For a brief period when the Companies Ordinance, 2016 was in place, it was widely reported that majority of Pakistani companies have denied having substantial shareholdings in offshore companies. Majority of the companies that did respond to the notices served to them to
disclose their offshore substantial shareholdings appeared to have given “nil statement”. One reason for this is attributed to the fact that the majority are not Pakistan companies but individuals who own shares in off shore companies and a very small number of Pakistan companies would have substantial shareholding in off shore companies.
The reality of making public such Global Registers to become the global standard is doubtful. While the US has promised to set up Registers State-wide, the US Congress has repeatedly shut down laws to require States to create private beneficial ownership Registers, let alone public ones. Canada has not even committed to promising to establish any such Global Register. Until a public Register becomes the global standard, those countries including Pakistan that choose to put their necks out are doing so at a great risk to business within their jurisdiction and putting them at a significant comparative disadvantage.
While the private intermediaries or service providers who internationally incorporate or sell off shore companies may have a robust system of verifying the credentials of the beneficial owner (who instructs them to set up the off-shore company), there is no obligation on the service provider to notify the tax authorities of the country where the beneficial owner is tax resident. This is where the problem lies. If the service providers notified the tax authorities of the country, where the beneficial owner is a tax resident,it would constituteeffective and practical verification that will ensure that there are no false declarations. Otherwise for any investigation, one will have to invoke the web of trying to seek information through the mutual assistance treaties if they have been signed; OECD or other bilateral conventions and treaties. A virtual impossibility in present times.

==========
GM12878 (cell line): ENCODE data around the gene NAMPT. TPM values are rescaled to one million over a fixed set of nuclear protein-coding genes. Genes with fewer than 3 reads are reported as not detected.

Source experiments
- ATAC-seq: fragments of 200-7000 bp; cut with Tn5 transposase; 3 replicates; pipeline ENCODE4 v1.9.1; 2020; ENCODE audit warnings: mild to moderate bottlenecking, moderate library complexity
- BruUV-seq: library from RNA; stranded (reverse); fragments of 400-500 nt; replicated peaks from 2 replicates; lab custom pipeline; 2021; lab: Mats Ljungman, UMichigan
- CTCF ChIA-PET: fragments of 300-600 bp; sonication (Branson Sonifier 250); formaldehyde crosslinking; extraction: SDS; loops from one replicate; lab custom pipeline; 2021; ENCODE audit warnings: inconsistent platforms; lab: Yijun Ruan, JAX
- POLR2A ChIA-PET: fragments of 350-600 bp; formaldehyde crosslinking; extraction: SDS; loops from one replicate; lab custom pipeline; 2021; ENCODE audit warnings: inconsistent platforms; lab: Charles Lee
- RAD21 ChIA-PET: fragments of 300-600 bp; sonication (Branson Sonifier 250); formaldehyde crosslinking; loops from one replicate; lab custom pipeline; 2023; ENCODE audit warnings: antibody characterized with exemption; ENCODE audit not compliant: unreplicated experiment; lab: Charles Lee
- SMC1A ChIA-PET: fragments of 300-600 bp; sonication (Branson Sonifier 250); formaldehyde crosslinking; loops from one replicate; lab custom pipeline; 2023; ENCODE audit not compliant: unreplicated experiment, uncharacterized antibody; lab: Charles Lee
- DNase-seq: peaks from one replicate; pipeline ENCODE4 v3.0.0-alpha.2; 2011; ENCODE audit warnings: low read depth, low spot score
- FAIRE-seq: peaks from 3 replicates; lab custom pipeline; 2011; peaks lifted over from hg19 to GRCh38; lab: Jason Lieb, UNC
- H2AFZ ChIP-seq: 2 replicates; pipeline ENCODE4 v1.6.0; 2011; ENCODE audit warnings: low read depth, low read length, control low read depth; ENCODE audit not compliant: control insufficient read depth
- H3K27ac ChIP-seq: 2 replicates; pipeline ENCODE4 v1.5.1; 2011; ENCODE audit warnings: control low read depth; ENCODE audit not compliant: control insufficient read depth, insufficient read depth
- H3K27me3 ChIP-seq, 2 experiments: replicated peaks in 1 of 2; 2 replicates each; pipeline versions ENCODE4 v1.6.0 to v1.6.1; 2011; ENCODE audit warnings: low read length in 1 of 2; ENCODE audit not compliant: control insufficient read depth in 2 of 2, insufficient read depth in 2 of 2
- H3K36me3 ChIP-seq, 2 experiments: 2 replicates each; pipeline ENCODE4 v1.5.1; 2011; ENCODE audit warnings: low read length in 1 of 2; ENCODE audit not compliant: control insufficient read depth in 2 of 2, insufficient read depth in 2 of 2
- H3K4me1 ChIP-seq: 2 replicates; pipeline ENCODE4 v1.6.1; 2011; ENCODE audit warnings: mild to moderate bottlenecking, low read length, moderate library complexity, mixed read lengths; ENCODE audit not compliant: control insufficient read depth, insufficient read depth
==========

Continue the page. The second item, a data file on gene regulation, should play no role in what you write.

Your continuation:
Defining beneficial owner to cover all cases will always be challenging. Though various legal, industry and academic definitions exist, at the same time it is not difficult to argue in a particular case what does and what does not constitute beneficial ownership.At the same time, there are several ways of concealing the beneficial ownership. In the simplest cases, one or more persons stand in as shareholders for the beneficial owner. There are other ways by creating opaque structures and fronts; bearer shareholders or a Trust. Clearly, there is no beneficial ownership if there is (a) a mere hope of benefit (b) conditions have to be met at the sole discretion of the trustees (c) consent of the maker of the Trust is required (d) and in all likelihood the beneficiary does not even know of this remote possibility that a benefit exists. This would not constitute beneficial ownership. In such circumstances, it would not be appropriate that a member of the public at large should be able to access this information through a search of a Global Registry.
(The writer is a Barrister and President of SAARCLAW)